Software licensing can be a broad subject, and it isn’t easy to dive into and understand all of its intricacies. However, by understanding the basics, you’ll have a much better idea of how to make the most out of the distribution of your applications and programs or manage your existing software to ensure they’re optimized and prepared for audits.
Software license—what is it?
As its name suggests, software licensing is the legal instrument governing software product redistribution or use. In most cases, all software is protected by copyright law, in both object and source code forms. However, exceptions exist, such as if the US government creates the application or program.
There's a good chance that you've already read or skimmed through license agreements if you've ever purchased or downloaded software. Whether free or commercial, most tend to come with a dense outline of what and how to use them. Simply put, it serves as a contract between the developer or publisher and consumers on what can and shouldn't be done with it. It can also be used for monetization software purposes.
Generally, there are some commonalities between every license, regardless of the companies owning the rights to the intellectual property. For example, the licensing agreement usually addresses concerns about how the software can be distributed, installed, and used. But remember that there will still be significant differences between licenses, depending on those who own them.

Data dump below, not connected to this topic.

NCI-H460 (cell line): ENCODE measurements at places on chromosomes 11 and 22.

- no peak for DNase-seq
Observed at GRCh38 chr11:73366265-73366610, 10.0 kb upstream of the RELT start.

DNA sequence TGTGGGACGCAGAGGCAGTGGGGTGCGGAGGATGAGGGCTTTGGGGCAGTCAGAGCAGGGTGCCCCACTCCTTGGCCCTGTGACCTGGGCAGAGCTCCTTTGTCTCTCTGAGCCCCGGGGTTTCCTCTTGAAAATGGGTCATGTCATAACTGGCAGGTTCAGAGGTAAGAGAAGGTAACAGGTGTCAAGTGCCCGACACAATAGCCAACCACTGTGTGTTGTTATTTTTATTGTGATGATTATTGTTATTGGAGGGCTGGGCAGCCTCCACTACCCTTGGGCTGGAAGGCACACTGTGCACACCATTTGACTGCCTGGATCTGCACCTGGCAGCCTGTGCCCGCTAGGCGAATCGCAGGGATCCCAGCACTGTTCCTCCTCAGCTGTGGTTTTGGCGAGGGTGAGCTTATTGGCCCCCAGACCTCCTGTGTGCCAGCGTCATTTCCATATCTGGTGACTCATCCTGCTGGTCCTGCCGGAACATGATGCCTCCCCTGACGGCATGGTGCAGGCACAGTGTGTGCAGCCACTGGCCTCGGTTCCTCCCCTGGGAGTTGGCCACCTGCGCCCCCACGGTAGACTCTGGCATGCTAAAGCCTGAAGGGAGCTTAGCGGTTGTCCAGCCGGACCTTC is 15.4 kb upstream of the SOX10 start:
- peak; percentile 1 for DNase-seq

Proprietary and open-source
Understanding how proprietary or closed-source software differs from its open-source counterpart is crucial. Where the latter's licenses typically have fewer restrictions regarding their usage and installation, the former has more stringent limitations.
For example, open-source software solutions can be downloaded multiple times across various devices and redistributed without legal repercussions. On the other hand, proprietary software cannot.
The end user licensing agreement or EULA generally accompanies proprietary software, and this document describes what can be done with the digital product.
For example, it shows the number of copies that can be used, any auxiliary systems the devices or machines require to operate it, secondary use rights, and any data developers or publishers can collect from users and their intended use. With that in mind, proactively understanding the licensing terms is a rule of thumb.
Usage can also change, much like preferences. Therefore, it is recommended that users familiarize themselves with transfer or deactivation protocols included in it. Having a deactivation or transfer plan will allow you to save money and time addressing problems that may arise due to noncompliance. It’s an investment of time that will pay dividends in the long run.
Most are aware of the existence of software licensing, but many take it for granted, only for this mistake to cost them down the line.
Whether you’re a developer looking to monetize your software or a business looking to manage your software for better compliance, learning about software licensing can be beneficial. And the information in this article should be able to help you in your endeavors.